Iraqi Kurds Fear a Resurgent Baghdad

Arab-Kurdish tensions intensify as country's safety improves
By Wesley Oliver,  Newser Staff
Posted Feb 20, 2009 1:45 AM CST
Kurdish Prime Minister Nechirvan Barzani speaks with the news media in Irbil, 217 miles north of Baghdad in 2007.   (AP Photo/Yahya Ahmed)
camera-icon View 5 more images

(Newser) – Now that violence between Sunni and Shia Arabs is declining across Iraq, tensions are mounting again between Arabs and Kurds, who want Barack Obama to step in to cool off conflicts, the Economist reports. Oil and land disputes, political losses and an empowered central government have weakened the Kurds, who complain of Arab bullying. One official called Iraqi President Nouri al-Maliki “a second Saddam.”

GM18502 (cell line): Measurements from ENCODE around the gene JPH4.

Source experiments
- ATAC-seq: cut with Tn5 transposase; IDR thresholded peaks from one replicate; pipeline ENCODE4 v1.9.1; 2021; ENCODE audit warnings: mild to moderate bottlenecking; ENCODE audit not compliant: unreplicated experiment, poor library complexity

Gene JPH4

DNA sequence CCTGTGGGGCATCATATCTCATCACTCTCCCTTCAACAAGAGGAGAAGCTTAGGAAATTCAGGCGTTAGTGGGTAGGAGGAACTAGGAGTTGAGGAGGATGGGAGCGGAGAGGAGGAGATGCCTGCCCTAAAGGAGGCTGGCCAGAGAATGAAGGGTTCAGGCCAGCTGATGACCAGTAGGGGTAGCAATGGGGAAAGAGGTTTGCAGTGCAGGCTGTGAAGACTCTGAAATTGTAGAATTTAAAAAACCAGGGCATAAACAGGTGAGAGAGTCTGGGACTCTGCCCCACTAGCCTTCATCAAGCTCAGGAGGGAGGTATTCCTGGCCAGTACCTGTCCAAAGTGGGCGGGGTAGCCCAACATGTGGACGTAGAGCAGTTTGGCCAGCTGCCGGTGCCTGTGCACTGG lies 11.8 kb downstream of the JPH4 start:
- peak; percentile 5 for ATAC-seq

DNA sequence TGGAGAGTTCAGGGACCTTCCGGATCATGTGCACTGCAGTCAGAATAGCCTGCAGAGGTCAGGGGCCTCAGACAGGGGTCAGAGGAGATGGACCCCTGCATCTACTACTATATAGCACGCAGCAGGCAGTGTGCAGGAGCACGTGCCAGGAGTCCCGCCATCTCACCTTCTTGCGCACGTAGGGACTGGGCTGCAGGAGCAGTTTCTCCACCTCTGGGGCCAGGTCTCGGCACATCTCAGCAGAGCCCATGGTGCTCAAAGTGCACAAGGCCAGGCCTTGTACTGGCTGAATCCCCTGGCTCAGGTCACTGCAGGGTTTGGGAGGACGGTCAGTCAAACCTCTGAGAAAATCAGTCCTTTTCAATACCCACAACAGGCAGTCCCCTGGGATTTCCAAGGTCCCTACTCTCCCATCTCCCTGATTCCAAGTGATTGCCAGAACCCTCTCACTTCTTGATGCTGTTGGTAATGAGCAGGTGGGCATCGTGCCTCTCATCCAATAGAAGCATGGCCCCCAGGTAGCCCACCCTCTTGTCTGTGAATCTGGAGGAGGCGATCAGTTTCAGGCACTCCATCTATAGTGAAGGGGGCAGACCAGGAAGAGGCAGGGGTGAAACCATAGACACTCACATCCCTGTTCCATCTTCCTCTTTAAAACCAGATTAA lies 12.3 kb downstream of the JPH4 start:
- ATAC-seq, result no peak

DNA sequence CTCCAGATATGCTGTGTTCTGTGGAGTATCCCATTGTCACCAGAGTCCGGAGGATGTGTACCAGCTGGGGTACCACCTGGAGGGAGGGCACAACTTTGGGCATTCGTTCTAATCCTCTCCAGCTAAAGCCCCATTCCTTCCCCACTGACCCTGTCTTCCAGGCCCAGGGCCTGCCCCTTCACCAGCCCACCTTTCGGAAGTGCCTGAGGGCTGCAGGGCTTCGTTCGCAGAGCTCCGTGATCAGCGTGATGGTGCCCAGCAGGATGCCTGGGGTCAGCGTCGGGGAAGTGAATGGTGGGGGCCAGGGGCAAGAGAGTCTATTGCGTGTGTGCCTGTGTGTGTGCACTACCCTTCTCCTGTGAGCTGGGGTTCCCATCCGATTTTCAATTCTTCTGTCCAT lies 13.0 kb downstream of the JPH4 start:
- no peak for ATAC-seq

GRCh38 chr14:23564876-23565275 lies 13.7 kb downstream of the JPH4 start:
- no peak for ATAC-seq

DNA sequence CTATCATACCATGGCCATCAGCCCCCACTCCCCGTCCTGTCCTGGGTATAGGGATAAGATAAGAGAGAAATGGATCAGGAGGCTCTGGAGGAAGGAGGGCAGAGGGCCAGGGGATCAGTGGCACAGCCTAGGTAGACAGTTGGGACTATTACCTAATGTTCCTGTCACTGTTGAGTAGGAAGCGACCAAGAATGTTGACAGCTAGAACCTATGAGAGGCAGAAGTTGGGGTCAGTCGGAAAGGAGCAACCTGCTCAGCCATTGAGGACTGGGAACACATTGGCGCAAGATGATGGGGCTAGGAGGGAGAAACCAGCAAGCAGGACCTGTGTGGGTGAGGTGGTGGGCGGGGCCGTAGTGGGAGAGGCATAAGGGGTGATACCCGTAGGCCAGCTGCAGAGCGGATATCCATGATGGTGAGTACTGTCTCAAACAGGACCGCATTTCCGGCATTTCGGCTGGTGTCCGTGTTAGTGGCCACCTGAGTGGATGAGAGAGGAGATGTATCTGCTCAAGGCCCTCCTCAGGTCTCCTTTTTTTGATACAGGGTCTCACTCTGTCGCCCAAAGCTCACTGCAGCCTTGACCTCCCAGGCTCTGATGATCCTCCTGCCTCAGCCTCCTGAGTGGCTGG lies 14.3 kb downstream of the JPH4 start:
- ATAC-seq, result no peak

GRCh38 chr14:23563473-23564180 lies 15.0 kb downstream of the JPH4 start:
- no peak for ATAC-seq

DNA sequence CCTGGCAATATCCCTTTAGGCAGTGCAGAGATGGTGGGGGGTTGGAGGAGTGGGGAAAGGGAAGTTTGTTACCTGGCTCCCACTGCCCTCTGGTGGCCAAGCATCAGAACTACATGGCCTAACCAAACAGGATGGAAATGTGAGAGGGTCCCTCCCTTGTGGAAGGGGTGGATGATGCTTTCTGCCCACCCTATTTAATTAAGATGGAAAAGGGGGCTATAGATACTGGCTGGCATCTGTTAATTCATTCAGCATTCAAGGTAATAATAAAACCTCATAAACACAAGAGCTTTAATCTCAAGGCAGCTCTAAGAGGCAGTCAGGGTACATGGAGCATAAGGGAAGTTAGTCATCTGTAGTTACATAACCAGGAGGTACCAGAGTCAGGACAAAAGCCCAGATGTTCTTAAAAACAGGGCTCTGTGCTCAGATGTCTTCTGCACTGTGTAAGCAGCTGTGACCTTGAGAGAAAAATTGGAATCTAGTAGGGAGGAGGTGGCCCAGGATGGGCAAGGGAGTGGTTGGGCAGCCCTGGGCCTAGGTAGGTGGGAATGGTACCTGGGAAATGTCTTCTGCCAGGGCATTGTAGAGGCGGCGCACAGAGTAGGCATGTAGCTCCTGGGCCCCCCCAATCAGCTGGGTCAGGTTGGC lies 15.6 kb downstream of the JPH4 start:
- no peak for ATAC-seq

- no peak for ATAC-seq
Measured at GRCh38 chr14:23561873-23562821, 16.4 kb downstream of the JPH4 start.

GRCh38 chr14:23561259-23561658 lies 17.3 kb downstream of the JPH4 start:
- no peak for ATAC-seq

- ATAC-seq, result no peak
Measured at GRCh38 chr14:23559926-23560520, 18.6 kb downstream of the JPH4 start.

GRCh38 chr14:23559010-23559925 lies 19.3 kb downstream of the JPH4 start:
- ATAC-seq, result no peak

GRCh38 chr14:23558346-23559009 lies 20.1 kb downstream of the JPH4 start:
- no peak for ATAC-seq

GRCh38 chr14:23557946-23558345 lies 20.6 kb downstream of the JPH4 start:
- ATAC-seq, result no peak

Maliki has been consolidating his power, recently deploying Iraqi troops to disputed regions. The prime minister of the autonomous Kurdistan region is urging Obama to appoint a special envoy to mediate the conflict. “We love them, but they don’t care,” he said of US officials. Washington will likely  “kick the issue down the road," said an American general.